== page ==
Personally, do you like the caveman ad? Explain your answer.Personally, do you like the caveman ad? Explain your answer.
I do not like the caveman commercials in principle, because you have to laugh at someone to make yourself feel better. To be sure that are no cavemen around now who will be offended, but the culture of poking fun of people is not good. The principle is easily applied to other situations that can be harmful. More importantly, it can be easily used to belittle others. For example, you could say, "even a girl can do this" to motivate a boy. This is harmful to both genders. It does no one any good. And this is essentially the same dynamic that Geico uses. From this angle the commercials are not too clever. It is the age old bias that preys on others to make another person feel superior.
I find the caveman ad to be humorous and witty, but I do not think that it effectively promotesthe product. While viewers remember the company (Geico) and most likely look forward to seeing new ads featuring the caveman, I would question whether the ad draws in new customers. The slogan, "So easy even a caveman can do it" certainly remains in the viewer's mind, but it does not encourage me to find out what is so easy. If the advertiser's primary goal is to promote the company's name, then it accomplishes that because the majority of my students remember that the ads are for Geico; however, not a single one of them has Geico insurance (I teach high school juniors and seniors).
I am not sure I like the ad, but not sure I don’t. I’m pretty ambivalent. Here’s why:
I think the ad campaign is really clever. I think the idea of a caveman confronting prejudice is witty and very interesting. Finally, I think the actor does a very good job of showing his feeling about the poster that he passes on the people mover.
However, I don’t really like the caveman character. I don’t like the stereotyped yuppie or preppy way that he dresses. It almost feels to me like he’s trying too hard to “pass” as a smart person. (And as a tennis player, I don’t like that he has a wooden racket or that tennis is portrayed as this effete preppy sport…)
I find the Geico caveman ads hilarious and certainly one of the most successful advertising campaigns in recent memory. The writer who came up with this idea surely should receive an award (or gigantic bonus) if he has not already. The idea of a still-living yuppie caveman being upset with the denigration of his people through the Geico ad is terrific. I particularly enjoy the supposed politically incorrectness of the ad. It's great that we can actually laugh at a group of people that are being belittled without worrying if it offends others.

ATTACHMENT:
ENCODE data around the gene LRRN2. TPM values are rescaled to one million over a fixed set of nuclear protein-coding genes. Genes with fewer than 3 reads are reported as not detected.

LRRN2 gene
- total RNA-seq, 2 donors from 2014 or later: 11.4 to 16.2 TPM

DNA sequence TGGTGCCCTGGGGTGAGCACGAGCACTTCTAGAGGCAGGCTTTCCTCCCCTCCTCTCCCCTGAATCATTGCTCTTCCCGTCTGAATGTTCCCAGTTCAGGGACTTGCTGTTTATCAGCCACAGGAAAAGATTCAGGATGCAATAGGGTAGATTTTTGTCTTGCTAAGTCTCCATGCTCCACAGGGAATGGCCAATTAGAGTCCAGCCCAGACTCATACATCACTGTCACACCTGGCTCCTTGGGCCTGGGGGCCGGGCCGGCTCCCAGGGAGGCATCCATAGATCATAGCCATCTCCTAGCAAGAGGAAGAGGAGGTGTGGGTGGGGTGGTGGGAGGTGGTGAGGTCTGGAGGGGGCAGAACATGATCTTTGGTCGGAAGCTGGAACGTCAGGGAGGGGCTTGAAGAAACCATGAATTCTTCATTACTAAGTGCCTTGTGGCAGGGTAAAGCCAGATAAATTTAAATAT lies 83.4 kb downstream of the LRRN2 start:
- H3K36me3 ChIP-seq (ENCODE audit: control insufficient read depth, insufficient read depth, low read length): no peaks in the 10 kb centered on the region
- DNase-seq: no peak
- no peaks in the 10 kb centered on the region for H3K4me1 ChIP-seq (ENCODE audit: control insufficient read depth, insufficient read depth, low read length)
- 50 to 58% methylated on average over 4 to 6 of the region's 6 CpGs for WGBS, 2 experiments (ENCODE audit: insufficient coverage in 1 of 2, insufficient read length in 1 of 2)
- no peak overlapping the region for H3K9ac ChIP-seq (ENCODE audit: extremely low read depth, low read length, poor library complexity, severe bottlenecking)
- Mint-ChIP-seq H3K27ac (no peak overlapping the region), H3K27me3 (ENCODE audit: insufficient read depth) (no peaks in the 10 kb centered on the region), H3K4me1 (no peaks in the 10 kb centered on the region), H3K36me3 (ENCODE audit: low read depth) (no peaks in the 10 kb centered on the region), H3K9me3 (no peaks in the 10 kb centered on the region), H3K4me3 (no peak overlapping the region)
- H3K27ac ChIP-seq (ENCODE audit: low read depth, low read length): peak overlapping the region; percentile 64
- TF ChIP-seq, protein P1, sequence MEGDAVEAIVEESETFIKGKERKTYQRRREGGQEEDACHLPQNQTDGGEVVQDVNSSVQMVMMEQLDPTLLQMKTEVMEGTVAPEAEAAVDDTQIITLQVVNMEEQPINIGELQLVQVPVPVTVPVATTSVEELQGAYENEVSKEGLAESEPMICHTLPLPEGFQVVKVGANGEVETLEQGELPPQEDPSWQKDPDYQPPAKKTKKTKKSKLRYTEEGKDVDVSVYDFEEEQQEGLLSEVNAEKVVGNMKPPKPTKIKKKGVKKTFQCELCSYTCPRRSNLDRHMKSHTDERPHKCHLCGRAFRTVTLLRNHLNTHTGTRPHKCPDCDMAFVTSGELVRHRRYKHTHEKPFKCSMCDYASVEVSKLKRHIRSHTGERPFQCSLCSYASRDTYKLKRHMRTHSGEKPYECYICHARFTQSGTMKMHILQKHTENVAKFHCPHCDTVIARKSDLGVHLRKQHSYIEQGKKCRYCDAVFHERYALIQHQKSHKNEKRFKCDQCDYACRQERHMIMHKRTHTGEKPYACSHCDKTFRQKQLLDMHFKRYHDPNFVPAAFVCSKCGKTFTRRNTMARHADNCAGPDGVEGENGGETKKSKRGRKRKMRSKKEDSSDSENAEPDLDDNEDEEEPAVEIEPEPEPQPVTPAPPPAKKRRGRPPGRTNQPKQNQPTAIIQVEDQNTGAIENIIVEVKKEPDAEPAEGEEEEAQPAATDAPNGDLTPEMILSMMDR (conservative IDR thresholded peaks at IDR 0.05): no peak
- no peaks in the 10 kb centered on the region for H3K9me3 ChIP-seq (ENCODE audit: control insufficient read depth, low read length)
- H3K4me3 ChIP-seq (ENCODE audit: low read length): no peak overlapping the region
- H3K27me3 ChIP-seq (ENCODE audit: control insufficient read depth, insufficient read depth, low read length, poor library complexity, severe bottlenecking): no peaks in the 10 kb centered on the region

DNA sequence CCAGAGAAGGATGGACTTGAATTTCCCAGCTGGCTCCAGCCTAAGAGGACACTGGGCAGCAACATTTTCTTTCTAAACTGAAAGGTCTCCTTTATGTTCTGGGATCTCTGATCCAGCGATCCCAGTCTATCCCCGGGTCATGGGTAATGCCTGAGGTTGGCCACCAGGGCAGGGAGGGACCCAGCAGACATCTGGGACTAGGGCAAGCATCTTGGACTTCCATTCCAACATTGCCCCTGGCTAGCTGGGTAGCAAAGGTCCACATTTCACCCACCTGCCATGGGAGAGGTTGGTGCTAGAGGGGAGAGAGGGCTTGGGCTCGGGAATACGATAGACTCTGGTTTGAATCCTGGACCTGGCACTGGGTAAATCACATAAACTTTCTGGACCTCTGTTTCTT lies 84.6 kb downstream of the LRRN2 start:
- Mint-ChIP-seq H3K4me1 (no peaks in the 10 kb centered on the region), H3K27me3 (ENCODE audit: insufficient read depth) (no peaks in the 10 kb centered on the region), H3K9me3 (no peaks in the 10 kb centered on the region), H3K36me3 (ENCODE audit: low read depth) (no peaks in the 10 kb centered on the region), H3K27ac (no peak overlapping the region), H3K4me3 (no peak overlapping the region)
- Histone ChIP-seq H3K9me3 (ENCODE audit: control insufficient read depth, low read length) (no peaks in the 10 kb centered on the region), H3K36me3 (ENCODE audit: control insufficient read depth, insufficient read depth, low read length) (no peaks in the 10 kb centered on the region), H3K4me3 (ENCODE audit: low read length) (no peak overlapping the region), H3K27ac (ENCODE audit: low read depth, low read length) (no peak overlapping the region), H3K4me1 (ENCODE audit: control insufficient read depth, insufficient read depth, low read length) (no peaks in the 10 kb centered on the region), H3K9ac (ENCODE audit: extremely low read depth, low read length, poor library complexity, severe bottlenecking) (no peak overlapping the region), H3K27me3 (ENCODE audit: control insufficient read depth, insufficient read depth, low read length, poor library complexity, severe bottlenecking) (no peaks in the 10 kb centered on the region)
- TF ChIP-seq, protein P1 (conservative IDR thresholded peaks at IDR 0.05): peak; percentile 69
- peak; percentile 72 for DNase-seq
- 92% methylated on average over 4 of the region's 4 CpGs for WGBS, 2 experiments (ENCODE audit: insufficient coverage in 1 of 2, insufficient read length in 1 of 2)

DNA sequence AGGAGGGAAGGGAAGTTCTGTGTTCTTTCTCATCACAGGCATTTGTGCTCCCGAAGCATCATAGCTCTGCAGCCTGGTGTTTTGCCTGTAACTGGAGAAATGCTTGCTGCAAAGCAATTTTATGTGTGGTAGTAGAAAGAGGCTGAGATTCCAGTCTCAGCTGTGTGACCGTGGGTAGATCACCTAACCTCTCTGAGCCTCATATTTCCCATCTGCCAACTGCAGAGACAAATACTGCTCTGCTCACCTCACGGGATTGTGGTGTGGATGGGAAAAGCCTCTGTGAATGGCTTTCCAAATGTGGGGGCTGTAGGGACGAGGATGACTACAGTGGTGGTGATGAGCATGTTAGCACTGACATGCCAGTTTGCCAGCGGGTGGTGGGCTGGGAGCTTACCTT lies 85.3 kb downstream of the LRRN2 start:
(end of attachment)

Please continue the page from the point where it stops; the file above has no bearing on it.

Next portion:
I do like the whole ad campaign. One, I think they've come up with pretty creative ways to keep the character fresh and funny. I appreciate ads that are humorous, and I tend to remember them better.
And if ads are going to make fun of a given population, I guess an extinct race that never would have bought car insurance in the first place is socially acceptable. Gotta have a sense of humor about these things...
I did like the caveman ads at first. I found them to be different, witty, and generally well-written and funny. I do not, however, like the ads very much anymore, probably because the very thing that made them interesting to me initially - their novelty - has worn off. Now I find them to be rather predictable, rather than innovative.
My favorite Caveman commercial was the one where he was in the therapist’s office. The humor used in this--the caveman taking such offense at something said so innocently was believable as was his mother calling on the cell phone. What a mama’s boy.
I like the caveman ad campaign. I think they have found a way to catch peoples attention and make themselves rememorable in the market. I really don't see a problem of poking fun at cavemen.
I think the ad is very smart and funny. By using a caveman character, the ad is much more simplistic yet evokes some deep down naturall instinct when viewing it. Ads nowadays tend to be funnier and play on words and actions rather than listing mere benefits of a product or service.